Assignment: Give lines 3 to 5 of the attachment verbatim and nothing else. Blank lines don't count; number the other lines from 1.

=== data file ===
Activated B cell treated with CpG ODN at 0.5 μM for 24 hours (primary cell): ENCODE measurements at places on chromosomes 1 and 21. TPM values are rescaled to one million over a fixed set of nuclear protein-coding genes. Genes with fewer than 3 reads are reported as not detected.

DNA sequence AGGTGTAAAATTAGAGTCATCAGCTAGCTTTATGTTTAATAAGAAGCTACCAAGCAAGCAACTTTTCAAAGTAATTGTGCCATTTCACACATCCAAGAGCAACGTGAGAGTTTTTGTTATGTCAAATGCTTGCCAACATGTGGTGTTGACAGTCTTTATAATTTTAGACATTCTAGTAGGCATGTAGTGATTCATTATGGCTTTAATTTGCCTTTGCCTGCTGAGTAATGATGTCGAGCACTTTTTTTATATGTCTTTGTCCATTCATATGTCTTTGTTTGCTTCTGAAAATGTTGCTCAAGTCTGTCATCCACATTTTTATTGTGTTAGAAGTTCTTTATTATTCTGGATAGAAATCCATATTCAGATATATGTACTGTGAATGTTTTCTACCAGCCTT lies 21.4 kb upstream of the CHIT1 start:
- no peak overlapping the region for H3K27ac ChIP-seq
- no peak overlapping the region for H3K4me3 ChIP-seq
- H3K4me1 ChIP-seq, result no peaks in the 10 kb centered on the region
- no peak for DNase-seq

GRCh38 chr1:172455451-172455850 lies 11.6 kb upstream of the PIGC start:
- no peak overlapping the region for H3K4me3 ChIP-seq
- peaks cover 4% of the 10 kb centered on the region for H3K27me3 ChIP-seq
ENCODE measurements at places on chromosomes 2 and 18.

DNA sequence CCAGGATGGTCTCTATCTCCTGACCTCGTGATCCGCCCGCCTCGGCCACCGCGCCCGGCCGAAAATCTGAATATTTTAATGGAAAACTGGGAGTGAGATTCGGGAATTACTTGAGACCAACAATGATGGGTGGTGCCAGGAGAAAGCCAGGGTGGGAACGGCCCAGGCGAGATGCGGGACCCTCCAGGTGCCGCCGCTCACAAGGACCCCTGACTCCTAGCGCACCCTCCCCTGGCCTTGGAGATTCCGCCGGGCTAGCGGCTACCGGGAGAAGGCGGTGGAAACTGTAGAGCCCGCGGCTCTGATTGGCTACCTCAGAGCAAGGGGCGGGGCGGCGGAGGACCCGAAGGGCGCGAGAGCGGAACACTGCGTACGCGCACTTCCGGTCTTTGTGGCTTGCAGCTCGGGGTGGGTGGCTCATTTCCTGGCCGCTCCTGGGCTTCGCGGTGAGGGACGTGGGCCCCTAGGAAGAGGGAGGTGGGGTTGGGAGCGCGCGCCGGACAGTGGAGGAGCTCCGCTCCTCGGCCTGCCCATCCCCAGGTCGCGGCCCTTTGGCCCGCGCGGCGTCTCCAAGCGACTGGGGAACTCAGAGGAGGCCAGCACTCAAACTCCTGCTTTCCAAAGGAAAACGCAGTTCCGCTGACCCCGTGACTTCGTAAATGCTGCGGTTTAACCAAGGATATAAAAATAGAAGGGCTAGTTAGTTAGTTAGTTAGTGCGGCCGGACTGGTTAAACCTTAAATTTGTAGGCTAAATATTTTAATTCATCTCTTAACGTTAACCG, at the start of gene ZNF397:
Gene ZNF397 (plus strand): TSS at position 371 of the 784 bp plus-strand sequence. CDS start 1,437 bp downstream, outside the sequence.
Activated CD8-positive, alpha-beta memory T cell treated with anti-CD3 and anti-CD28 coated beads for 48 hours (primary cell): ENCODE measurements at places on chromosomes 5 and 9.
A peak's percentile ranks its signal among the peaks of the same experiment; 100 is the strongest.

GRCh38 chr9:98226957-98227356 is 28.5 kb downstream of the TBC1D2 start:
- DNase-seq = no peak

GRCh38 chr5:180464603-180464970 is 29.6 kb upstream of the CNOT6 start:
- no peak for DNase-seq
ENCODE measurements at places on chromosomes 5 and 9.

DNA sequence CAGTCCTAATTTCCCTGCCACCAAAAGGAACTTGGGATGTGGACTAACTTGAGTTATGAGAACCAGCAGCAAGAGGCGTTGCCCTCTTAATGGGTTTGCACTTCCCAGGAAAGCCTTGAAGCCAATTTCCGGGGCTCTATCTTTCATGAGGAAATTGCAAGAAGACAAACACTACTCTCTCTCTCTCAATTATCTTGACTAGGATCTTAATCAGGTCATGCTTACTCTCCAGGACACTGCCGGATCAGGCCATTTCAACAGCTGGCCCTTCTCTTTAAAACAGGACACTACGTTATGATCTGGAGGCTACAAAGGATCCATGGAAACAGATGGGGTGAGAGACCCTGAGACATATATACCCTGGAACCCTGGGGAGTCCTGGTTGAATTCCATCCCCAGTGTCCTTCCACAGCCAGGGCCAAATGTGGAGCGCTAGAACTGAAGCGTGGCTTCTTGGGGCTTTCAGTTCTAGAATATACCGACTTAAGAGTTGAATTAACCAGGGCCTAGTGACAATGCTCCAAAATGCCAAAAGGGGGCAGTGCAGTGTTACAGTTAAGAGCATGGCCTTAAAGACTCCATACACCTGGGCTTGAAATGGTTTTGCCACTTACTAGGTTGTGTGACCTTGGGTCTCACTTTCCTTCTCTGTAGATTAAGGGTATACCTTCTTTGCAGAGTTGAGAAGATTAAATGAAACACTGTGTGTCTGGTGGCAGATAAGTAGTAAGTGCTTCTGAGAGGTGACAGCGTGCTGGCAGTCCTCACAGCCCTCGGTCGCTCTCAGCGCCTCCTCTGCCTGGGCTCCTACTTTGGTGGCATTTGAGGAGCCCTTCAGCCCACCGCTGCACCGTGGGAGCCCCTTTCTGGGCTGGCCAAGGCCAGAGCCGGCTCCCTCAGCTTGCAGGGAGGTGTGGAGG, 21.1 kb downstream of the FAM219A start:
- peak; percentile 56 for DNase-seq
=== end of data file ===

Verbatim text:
- no peak overlapping the region for H3K27ac ChIP-seq
- no peak overlapping the region for H3K4me3 ChIP-seq
- H3K4me1 ChIP-seq, result no peaks in the 10 kb centered on the region